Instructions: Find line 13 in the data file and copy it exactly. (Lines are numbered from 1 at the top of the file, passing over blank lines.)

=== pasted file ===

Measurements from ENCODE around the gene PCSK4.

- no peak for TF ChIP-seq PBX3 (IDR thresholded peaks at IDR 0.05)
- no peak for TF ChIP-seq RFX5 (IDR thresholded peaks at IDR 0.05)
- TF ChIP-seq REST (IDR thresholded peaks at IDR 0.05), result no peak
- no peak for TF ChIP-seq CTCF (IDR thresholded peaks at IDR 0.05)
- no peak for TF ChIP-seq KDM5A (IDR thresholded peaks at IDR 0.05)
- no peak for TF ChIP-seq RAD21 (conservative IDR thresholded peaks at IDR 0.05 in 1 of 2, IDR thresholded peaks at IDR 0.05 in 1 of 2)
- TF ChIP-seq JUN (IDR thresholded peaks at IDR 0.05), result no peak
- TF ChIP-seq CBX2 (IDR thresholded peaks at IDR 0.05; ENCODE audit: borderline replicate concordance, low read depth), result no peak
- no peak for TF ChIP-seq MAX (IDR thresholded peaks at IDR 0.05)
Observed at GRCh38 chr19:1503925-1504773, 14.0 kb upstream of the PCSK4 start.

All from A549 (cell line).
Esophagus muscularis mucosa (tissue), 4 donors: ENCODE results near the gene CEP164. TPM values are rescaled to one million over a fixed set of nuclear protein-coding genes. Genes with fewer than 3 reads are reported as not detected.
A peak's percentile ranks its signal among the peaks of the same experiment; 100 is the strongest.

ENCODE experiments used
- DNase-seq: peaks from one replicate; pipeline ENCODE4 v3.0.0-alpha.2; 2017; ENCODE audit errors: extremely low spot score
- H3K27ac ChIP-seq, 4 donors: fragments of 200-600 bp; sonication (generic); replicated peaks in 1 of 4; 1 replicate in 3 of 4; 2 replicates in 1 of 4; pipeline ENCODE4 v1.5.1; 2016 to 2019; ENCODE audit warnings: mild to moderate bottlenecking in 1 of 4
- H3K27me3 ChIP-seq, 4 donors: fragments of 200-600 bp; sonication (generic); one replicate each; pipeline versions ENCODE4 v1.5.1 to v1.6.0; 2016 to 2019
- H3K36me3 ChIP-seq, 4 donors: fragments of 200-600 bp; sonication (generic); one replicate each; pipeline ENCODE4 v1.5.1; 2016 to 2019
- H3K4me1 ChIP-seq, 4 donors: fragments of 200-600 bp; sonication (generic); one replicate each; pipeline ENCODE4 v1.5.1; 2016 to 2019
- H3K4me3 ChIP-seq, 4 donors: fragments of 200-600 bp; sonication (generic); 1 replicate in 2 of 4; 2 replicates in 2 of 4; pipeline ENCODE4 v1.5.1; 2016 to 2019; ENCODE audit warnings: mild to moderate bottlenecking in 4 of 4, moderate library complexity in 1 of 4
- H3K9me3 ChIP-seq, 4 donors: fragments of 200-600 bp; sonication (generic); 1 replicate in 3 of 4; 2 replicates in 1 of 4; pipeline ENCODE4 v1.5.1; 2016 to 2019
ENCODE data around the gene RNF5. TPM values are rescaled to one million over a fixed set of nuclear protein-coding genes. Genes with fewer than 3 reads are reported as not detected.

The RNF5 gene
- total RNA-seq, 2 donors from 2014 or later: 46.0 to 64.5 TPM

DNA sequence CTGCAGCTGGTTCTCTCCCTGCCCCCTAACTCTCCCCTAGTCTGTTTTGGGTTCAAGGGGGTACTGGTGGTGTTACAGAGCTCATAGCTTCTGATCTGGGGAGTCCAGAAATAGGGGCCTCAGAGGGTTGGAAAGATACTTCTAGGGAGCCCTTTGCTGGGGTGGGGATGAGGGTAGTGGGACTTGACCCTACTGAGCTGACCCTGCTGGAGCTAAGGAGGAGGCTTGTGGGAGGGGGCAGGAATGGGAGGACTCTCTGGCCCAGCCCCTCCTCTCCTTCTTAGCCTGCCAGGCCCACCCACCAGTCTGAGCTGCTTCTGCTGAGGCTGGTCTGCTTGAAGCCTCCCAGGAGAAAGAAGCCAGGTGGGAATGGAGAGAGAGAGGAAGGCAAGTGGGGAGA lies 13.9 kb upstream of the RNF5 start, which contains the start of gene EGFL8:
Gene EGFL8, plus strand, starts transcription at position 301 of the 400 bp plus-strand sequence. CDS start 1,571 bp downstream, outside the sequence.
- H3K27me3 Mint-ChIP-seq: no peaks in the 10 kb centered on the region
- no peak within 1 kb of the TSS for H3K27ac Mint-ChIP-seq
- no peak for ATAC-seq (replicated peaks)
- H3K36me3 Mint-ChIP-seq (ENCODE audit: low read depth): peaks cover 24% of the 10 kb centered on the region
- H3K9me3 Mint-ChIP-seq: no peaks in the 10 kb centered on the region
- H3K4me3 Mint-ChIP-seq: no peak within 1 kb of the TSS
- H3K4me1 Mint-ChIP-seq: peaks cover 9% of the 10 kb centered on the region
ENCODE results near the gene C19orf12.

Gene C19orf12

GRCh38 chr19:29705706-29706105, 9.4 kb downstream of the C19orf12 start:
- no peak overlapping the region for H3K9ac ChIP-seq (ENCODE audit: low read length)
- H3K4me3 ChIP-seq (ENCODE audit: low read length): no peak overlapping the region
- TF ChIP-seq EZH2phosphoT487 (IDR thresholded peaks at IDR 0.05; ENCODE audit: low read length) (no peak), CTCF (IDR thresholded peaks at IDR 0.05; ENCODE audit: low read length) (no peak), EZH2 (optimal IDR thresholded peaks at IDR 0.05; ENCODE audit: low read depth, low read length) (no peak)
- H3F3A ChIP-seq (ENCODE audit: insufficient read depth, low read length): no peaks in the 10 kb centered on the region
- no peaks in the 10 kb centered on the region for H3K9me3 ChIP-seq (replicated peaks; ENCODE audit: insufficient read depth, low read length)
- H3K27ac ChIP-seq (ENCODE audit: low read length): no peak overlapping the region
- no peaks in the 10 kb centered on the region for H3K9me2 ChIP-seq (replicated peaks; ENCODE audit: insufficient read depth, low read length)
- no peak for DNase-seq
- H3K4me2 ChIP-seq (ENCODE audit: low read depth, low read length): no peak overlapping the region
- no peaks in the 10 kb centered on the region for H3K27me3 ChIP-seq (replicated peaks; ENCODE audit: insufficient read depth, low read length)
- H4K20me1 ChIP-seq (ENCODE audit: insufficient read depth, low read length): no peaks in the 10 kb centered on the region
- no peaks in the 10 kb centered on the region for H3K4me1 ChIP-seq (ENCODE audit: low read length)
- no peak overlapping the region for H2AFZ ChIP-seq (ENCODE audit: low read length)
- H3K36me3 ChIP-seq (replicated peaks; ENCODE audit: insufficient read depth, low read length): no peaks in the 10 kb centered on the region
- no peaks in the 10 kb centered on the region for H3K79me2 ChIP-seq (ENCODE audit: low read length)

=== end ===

Esophagus muscularis mucosa (tissue), 4 donors: ENCODE results near the gene CEP164. TPM values are rescaled to one million over a fixed set of nuclear protein-coding genes. Genes with fewer than 3 reads are reported as not detected.